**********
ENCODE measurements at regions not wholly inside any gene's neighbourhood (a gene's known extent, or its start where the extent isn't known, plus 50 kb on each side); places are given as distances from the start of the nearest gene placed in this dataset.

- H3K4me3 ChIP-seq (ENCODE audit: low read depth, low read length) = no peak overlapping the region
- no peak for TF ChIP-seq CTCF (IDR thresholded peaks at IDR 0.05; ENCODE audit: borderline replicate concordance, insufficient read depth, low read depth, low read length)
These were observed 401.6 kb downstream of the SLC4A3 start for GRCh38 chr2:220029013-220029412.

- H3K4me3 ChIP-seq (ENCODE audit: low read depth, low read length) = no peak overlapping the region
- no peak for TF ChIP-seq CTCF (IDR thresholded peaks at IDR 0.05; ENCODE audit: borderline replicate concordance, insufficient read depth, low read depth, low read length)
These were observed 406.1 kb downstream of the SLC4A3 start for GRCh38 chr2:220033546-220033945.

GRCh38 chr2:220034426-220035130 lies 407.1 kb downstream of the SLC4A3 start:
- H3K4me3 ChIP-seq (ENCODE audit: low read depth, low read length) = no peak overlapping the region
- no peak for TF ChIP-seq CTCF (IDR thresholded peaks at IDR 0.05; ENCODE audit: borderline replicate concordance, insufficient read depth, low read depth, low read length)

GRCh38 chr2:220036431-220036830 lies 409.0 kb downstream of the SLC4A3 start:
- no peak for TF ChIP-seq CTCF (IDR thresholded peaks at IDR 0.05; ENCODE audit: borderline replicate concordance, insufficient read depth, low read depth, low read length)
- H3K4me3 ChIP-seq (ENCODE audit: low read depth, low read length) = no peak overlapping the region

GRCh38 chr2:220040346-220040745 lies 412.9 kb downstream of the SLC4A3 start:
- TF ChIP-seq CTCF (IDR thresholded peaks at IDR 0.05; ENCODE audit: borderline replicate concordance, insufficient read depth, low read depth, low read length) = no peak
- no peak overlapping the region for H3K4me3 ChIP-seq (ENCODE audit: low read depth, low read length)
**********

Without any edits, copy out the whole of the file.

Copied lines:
ENCODE measurements at regions not wholly inside any gene's neighbourhood (a gene's known extent, or its start where the extent isn't known, plus 50 kb on each side); places are given as distances from the start of the nearest gene placed in this dataset.

- H3K4me3 ChIP-seq (ENCODE audit: low read depth, low read length) = no peak overlapping the region
- no peak for TF ChIP-seq CTCF (IDR thresholded peaks at IDR 0.05; ENCODE audit: borderline replicate concordance, insufficient read depth, low read depth, low read length)
These were observed 401.6 kb downstream of the SLC4A3 start for GRCh38 chr2:220029013-220029412.

- H3K4me3 ChIP-seq (ENCODE audit: low read depth, low read length) = no peak overlapping the region
- no peak for TF ChIP-seq CTCF (IDR thresholded peaks at IDR 0.05; ENCODE audit: borderline replicate concordance, insufficient read depth, low read depth, low read length)
These were observed 406.1 kb downstream of the SLC4A3 start for GRCh38 chr2:220033546-220033945.

GRCh38 chr2:220034426-220035130 lies 407.1 kb downstream of the SLC4A3 start:
- H3K4me3 ChIP-seq (ENCODE audit: low read depth, low read length) = no peak overlapping the region
- no peak for TF ChIP-seq CTCF (IDR thresholded peaks at IDR 0.05; ENCODE audit: borderline replicate concordance, insufficient read depth, low read depth, low read length)

GRCh38 chr2:220036431-220036830 lies 409.0 kb downstream of the SLC4A3 start:
- no peak for TF ChIP-seq CTCF (IDR thresholded peaks at IDR 0.05; ENCODE audit: borderline replicate concordance, insufficient read depth, low read depth, low read length)
- H3K4me3 ChIP-seq (ENCODE audit: low read depth, low read length) = no peak overlapping the region

GRCh38 chr2:220040346-220040745 lies 412.9 kb downstream of the SLC4A3 start:
- TF ChIP-seq CTCF (IDR thresholded peaks at IDR 0.05; ENCODE audit: borderline replicate concordance, insufficient read depth, low read depth, low read length) = no peak
- no peak overlapping the region for H3K4me3 ChIP-seq (ENCODE audit: low read depth, low read length)